Product roadmaps are an evergreen challenge, and featured heavily as a topic on the Mind the Product blog this year. The one you read the most was Janna’s guide to selling a roadmap without timelines to your boss – how to move from a safe and predictable feature roadmap to an experiment-based lean product roadmap and convince your boss that this is not a leap into the unknown. On the contrary, says Janna, such a roadmap gives you “control over the future of your product like you’ve never had before”.
In this age of data-driven product management it’s telling that one of our most viewed posts was Josh Elman’s look at the metrics that matter, a talk he gave at this year’s San Francisco conference. The amount of data we deal with can be overwhelming, says Josh, so he reminded us that rather than get bogged down by this, we should remember to focus on whether people are actually using our product. Even this is one metric doesn’t have a straightforward answer so Josh took us through ways to understand a product’s core users and key metrics.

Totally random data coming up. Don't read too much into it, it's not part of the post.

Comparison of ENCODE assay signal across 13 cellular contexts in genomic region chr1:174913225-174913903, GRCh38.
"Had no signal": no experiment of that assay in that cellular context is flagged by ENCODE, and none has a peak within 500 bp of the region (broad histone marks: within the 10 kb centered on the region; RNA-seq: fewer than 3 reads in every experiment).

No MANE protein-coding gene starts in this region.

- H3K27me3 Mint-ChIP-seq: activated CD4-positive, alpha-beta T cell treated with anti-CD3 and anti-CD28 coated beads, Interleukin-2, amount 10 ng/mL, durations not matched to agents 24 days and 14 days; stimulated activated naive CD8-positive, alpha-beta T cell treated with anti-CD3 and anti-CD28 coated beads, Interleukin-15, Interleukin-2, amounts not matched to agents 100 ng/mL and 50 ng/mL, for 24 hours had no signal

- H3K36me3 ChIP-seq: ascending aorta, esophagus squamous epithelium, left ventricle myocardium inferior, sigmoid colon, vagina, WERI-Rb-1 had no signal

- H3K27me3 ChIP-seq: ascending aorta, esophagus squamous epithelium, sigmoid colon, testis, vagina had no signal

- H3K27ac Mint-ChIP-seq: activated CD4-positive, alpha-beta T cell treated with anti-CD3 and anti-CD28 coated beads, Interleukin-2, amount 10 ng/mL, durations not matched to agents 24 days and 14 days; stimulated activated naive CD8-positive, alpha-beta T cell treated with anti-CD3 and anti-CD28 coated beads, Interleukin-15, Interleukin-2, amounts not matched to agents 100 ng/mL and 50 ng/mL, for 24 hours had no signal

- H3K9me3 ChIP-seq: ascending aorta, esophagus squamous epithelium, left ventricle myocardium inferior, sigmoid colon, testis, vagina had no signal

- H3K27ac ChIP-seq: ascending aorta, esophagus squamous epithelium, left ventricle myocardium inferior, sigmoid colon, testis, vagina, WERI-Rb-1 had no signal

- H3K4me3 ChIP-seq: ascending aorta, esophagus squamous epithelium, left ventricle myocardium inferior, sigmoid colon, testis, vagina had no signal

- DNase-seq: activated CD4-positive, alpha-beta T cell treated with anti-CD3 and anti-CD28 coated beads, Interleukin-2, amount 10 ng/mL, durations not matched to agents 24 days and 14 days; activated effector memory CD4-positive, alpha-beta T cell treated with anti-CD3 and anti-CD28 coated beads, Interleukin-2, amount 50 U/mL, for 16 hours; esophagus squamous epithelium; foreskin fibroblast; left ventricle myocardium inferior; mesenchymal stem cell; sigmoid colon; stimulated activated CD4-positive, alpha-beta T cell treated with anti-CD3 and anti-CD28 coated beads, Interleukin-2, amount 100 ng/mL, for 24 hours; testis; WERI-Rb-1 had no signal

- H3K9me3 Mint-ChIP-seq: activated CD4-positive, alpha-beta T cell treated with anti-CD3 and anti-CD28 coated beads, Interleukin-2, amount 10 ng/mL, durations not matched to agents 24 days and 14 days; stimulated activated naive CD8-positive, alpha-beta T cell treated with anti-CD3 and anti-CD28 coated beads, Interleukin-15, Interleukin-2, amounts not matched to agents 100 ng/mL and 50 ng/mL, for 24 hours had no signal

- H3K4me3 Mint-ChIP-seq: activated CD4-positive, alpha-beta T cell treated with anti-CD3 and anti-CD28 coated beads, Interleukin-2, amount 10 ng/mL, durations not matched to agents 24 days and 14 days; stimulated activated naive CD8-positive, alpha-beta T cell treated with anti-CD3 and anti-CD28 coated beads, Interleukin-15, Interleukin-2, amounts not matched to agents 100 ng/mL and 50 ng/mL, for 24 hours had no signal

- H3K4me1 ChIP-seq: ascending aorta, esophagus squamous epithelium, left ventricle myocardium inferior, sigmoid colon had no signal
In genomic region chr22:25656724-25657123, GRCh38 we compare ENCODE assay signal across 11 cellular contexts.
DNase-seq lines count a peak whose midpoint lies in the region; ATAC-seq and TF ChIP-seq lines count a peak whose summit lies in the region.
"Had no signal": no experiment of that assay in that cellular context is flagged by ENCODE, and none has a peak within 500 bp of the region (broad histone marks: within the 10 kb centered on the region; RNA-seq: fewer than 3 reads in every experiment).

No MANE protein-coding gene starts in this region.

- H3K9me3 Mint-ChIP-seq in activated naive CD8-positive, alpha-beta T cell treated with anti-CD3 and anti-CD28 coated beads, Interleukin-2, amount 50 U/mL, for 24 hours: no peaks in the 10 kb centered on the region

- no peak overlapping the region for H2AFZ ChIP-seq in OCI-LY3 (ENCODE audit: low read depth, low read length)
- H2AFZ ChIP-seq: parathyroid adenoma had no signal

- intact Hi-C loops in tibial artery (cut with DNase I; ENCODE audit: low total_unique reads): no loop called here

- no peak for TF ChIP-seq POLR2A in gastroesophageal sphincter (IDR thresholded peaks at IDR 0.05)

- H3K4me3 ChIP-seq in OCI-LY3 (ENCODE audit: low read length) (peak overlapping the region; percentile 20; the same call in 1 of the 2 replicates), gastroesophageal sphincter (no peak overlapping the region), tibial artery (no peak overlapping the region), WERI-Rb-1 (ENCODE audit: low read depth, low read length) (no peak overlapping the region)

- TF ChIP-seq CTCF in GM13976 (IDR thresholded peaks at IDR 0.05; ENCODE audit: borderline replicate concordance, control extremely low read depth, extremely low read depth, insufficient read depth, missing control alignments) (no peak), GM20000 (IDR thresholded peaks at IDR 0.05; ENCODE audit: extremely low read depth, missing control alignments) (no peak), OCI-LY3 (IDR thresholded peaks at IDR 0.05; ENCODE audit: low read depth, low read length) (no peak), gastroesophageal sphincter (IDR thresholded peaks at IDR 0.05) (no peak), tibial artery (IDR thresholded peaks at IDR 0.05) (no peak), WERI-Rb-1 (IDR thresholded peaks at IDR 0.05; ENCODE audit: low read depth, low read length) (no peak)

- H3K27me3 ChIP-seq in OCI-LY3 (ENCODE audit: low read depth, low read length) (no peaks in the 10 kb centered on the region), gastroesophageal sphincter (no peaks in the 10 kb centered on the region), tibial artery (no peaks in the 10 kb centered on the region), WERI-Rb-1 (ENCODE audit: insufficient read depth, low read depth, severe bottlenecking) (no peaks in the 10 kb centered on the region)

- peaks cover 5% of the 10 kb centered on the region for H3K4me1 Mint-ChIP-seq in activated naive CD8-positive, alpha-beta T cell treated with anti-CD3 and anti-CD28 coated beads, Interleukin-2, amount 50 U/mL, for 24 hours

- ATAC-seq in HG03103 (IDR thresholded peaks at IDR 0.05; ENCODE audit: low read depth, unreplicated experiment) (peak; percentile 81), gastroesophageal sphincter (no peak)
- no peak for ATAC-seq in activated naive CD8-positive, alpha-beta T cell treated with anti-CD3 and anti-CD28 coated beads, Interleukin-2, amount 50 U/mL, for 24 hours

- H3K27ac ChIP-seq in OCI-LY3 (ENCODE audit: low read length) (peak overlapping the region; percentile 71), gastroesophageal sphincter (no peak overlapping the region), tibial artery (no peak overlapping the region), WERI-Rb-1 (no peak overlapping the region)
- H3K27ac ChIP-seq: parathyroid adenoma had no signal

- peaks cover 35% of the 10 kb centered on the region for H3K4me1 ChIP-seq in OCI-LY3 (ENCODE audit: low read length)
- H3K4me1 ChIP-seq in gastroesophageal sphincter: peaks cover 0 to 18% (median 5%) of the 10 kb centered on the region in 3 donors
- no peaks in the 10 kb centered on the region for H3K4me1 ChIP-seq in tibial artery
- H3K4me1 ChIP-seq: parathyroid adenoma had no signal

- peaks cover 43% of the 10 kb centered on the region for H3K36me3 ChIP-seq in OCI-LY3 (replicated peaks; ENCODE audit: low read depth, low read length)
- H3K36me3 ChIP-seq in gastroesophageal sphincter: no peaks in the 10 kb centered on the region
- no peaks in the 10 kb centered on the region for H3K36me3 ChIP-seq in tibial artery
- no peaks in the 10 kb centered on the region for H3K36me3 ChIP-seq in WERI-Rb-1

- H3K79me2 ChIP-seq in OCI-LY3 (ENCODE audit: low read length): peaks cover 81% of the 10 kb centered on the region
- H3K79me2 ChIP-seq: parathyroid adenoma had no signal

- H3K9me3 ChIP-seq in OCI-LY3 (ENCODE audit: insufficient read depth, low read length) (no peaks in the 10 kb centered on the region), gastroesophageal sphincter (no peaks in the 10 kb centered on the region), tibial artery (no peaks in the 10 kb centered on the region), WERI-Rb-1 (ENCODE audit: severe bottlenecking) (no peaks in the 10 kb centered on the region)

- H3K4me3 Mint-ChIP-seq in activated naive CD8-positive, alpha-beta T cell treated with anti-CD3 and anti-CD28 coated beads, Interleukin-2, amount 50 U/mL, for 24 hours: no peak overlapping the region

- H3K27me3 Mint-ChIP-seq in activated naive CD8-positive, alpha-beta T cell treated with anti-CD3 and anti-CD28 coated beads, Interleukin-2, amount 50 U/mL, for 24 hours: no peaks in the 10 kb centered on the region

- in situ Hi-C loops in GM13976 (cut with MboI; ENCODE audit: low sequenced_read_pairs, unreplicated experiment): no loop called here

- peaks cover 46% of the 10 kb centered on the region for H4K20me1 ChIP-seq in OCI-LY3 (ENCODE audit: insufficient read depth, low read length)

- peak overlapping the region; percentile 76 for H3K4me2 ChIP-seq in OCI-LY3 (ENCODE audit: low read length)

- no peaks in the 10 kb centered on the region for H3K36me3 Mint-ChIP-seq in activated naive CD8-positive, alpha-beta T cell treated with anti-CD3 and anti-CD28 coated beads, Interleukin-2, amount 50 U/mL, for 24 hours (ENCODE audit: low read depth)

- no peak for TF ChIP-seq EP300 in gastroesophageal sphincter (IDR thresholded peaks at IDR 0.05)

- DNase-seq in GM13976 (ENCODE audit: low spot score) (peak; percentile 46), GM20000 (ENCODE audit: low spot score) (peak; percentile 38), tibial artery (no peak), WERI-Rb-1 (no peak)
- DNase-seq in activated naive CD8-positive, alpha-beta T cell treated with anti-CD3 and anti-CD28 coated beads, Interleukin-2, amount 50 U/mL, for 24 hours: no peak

Another very popular post looking at tools for the job was Andy Wicks’ post on the 2×2 matrix and lean prioritisation. Andy took us through step by step how the matrix can be used to transform the way you prioritise your product backlog and help you to focus on features that add the most value to your customers compared to the effort required to deliver them.
Just Where do You Stand?
The debate over the remit of a product person has rumbled on for as long as I care to remember. It probably started with Ben Horowitz’ famous “good product manager, bad product manager” memo and the latest salvo was my own post “you are not the CEO of anything”. It proved one of our most popular reads this year. I believe that too many product managers buy into the idea that they are CEO of the product, and it’s a mindset that can have disastrous results. I’m playing with semantics here, after all we don’t have the authority or all the answers, and we can always pass the buck. As product managers we need to encourage and coach our teams. We should remember that product management is a team sport.